Many of the leading proposals to fix the roads are piecemeal solutions, which would only address one problem in a state with many needs. So some in Lansing are pressing for a bigger solution.
“Everyone has to be prepared to swallow something unpalatable,” said Adrian Hemond, CEO of Grassroots Midwest, a political consulting firm in Lansing.
And Hemond said that may mean getting painfully creative: “The best way to solve the problem is to make it bigger.”
Big solution: Reforming Proposal A
Hemond and others believe big changes could open the door to changing how Michigan funds education, which was radically altered after voters approved Proposal A in 1994. Property taxes plummeted as the state instituted a flat, 18-mill tax on homes (24 on businesses) and increased the sales tax from 4 to 6 percent.
It’s been a largely popular reform but hamstrung local governments and other taxing units. Changing Proposal A has been a non-starter in Lansing, but Shirkey said last week he’s open to at least looking at changes.
“We should review it,” Shirkey said. “That doesn’t mean we should change it.”
Changing Proposal A could address stagnant school funding. A recent study shows Michigan is 48th in per pupil spending growth since 1995; in the last 15 years, student test scores have fallen well below other states.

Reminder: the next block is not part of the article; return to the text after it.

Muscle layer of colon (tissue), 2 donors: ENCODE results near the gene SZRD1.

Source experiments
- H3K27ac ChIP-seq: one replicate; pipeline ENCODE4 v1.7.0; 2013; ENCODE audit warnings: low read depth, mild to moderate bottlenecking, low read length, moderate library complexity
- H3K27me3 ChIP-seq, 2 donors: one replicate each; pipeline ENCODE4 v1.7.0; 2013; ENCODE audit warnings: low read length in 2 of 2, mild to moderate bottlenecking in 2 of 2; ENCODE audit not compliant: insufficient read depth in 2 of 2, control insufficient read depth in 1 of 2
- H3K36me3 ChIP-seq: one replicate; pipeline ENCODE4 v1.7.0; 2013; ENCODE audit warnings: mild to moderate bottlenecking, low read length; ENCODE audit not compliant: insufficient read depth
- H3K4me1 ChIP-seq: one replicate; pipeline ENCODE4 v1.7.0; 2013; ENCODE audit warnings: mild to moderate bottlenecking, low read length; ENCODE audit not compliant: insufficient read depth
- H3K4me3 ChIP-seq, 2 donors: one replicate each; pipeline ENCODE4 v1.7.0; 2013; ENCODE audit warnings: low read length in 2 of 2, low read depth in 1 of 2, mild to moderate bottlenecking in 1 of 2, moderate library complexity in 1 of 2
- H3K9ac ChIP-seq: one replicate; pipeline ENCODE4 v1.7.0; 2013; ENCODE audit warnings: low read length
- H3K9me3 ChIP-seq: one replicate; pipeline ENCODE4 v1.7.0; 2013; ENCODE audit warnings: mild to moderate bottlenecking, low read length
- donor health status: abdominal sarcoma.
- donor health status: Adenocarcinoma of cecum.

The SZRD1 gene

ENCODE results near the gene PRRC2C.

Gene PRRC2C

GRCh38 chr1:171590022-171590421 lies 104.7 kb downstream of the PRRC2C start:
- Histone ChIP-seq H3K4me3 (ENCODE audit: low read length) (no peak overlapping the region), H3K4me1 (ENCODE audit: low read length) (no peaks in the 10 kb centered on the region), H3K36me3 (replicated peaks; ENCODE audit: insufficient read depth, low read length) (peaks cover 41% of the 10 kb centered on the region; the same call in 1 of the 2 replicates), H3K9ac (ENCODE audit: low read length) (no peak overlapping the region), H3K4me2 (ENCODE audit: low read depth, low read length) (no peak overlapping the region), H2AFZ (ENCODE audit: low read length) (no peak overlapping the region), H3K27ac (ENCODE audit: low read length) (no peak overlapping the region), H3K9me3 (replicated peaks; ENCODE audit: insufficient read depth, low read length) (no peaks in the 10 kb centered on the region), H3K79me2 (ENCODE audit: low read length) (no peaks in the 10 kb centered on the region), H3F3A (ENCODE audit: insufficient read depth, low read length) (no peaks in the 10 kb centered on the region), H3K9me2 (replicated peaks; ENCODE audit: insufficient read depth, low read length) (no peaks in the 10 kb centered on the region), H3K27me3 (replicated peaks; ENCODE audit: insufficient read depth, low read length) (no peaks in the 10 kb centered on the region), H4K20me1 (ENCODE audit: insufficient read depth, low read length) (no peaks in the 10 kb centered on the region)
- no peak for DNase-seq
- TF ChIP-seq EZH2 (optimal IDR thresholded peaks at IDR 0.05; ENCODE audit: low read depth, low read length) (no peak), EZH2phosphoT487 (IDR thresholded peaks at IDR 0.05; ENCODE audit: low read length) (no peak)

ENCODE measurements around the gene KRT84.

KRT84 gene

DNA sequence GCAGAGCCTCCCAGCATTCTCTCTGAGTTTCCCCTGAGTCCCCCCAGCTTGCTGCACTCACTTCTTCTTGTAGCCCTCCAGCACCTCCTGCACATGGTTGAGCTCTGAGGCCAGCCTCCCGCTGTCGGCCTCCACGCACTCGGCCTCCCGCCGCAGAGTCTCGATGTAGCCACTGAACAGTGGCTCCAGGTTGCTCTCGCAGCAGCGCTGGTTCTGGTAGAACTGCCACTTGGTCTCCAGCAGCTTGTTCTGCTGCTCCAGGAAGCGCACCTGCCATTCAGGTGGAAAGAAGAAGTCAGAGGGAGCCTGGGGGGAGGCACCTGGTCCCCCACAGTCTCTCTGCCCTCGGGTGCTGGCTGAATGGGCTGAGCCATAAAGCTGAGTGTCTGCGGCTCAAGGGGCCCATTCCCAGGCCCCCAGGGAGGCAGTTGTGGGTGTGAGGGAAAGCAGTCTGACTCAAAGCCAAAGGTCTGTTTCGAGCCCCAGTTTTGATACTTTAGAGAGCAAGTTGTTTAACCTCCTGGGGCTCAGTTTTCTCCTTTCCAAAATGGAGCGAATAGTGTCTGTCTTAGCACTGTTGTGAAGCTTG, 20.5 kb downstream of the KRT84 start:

“We do have a revenue problem when it comes to schools,” said Don Wotruba, executive director of the Michigan Association of School Boards.
No legislation is pending on Proposal A. Here are a couple options, all of which would require not only approval from the Legislature but also a vote of the people:
Solution: Raising the statewide education property tax
Impact: Raising the current 6-mill statewide education property tax by 1 mill would raise $325 million, according to Snyder’s infrastructure commission. That would cost the owner of a home valued at $100,000 an extra $50 a year – or $150 if it was raised 3 mills.
Advantages: A property tax increase would shift even more of the burden on owners of valuable property.
Disadvantages: Michigan voters were angry in 1994 with rising property tax rates and boosting the statewide millage might spark further anger.
Solution: Allowing local districts to raise taxes
School districts are now limited to asking voters to fund mostly capital projects, like repairing or building schools and facilities. One change could allow them to ask local voters for more money for operations – like paying teachers and pensions.
Impact: Doing so would give local school districts more control over funding. Depending on millages approved, it would raise taxes on residents. Every added mill would add $50 to the annual bill of the owner of a home valued at $100,000.
Advantages: Could ease budget shortfalls in some districts.
Disadvantages: Could lead to inequitable funding among school districts, which is one reason lawmakers approved Proposal A a generation ago.
Big solution: Graduated income tax